Censoring the sangeet

Feb 08, 2015, 03:11 IST | Paromita Vohra

When I came to know Ashoke Pandit has become a VIC (Very Important Censor) meri ankhen bhar aayeen

When I came to know Ashoke Pandit has become a VIC (Very Important Censor) meri ankhen bhar aayeen. He has worked hard for this, endangering his own blood pressure.

But then, the first thing he decides to censor is… a sangeet — yaniki AIB roast?!

Illustration/ Amit Bandre

See, at a sangeet, the bride's side does their own stand up comedy, working hard to offend the groom’s side, with vulgar songs and choice abuses.

For instance, I heard of a song from Lucknow: “Tareef karen kya intezaam ki, bitiya xxxx gayi nizam ki” (Praise the wedding arrangements? When it’s all about the nizam’s daughter being deflowered?). Punjabis sing songs where intimate body parts are called food names (we are like that now what to do) and insult ladke wale with stuff like, these fellows will look after our daughter, who look like they can’t even afford a kaccha? The jeth and his wife are eyeing the same young lad in the fields. I’ve been informed of a Bhojpuri song, sung by women who say they will bring a pendulous jackfruit, cook tarkari for the groom, serve it on a jackfruit leaf, and put the stalk in the groom. The groom’s side magnanimously grin and bear this humour, because there’s no confusion where the power lies.

A sangeet’s profanities are always followed by the wedding’s sanctities. Feet are touched, dowry, sorry gifts are given and the power equation continues undisturbed.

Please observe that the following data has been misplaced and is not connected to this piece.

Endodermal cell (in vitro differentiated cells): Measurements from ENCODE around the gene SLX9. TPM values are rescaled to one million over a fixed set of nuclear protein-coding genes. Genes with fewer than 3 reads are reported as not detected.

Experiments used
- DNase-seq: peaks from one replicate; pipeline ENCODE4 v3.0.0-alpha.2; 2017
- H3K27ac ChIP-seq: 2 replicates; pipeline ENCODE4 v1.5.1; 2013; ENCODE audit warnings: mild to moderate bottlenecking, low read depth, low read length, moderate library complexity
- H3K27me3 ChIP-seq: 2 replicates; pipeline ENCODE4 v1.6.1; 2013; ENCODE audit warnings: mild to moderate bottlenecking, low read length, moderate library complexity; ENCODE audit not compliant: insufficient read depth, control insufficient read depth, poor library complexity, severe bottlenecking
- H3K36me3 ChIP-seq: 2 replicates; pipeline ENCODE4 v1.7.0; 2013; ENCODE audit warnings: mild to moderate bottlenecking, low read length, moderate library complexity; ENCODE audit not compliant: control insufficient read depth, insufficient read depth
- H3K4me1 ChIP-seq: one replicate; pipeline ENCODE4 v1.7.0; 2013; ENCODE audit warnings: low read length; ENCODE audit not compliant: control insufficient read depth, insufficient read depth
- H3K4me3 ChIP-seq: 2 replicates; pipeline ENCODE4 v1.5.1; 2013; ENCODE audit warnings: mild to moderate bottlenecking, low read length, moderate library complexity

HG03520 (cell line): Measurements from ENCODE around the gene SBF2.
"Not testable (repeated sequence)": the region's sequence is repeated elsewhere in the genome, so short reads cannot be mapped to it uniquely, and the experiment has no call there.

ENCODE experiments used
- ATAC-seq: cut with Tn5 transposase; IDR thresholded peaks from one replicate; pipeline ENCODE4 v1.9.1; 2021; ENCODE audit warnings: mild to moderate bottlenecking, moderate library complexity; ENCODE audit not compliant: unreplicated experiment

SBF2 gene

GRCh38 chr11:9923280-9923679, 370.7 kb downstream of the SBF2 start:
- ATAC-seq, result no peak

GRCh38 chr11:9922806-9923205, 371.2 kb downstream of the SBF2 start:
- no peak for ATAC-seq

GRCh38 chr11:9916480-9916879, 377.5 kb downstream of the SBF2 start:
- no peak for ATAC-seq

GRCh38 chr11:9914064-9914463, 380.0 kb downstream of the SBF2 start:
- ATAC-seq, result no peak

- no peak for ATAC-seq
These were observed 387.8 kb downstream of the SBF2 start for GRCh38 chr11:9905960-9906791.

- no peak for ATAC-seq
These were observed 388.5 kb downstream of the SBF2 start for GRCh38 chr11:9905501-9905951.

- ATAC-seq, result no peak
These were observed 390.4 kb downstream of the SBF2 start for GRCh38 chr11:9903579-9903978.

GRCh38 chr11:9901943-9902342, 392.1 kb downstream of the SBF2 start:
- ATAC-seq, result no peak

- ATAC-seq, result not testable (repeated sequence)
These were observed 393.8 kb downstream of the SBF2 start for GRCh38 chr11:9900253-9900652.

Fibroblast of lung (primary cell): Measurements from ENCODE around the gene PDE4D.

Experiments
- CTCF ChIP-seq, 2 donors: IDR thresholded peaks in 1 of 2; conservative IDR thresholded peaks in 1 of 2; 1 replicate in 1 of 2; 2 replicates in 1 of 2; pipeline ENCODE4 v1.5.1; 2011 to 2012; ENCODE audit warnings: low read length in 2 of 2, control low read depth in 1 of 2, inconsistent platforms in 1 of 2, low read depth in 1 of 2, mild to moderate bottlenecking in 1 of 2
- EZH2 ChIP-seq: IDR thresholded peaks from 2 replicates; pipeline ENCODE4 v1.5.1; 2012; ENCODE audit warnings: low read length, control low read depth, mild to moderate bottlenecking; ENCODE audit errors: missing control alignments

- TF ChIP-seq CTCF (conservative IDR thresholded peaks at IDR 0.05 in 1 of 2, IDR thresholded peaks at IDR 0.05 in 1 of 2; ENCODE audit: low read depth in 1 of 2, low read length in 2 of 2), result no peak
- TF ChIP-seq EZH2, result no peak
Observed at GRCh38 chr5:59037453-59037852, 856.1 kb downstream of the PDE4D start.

So it was with AIB’s Roast, which was somehow simultaneously tumescent and limp, and had trouble keeping it up (the humour obviously) but what’s new there ladies? The ladki wale comics hurled abuses at the movie people, and the ladke waale, Princeling Ranvir Singh and Kunwar Arjun Kapoor, lolled around on those shaadi wale throne chairs and took this mock edgy adolescent, bawdy humour. The bottom (no pun, well, not really) line was that every 10 minutes we were asked to give a big hand to these sporting princes and the exercise aggrandized them, as everything that Bollywood folks do, usually does. So Mr Pandit should chill, yeh shaadi hoti rahegi.

My five-year-old niece currently loves this Whatsapp video. It’s a cartoon of a turd with a face, singing ‘tatti aayi hai’ to the tune of Pankaj Udhas’ ‘chitthi aayi hai.” I don’t find it totally un-funny but it’s kind of disgusting. It’s just, her naughty delight makes me smile, so I suffer the repeated bad joke and don't stop or scold her, knowing it’s a phase and she’ll graduate to better humour from this level — as we hope will folks in our country.

The Roast had its moments and I did laugh sometimes. But in truth there was nothing here we haven’t seen on Koffee with Karan, which as we know, I watch faithfully. Outing relationships, heavy innuendo about KJo's sexual orientation, primarily from him, jokes about Ranvir’s sluttiness aka machismo and his bro-love with Arjun, and girls looking hot and giggling at outré jokes that being the limit of their liberalness (Kangana wasn’t there na? See, I told, you no need to worry about the status quo). We’ve seen it all. This roast was simply a sticky jokes version of it and had its audience, like that scatalogical video has my niece.

If anyone was radical here, it was Karan Johar’s mom, who broke the fourth wall by being there, and smiled, like I smile at my niece’s video — and said nothing much to Kjo later. Mr Pandit should look at her and realize, that it’s not just jokes, but this love that changes the world — and that sure is hard to censor.

Paromita Vohra is an award-winning Mumbai-based filmmaker, writer and curator working with fiction and non-fiction. Reach her at www.parodevi.com.
The views expressed in this column are the individual’s and don’t represent those of the paper.

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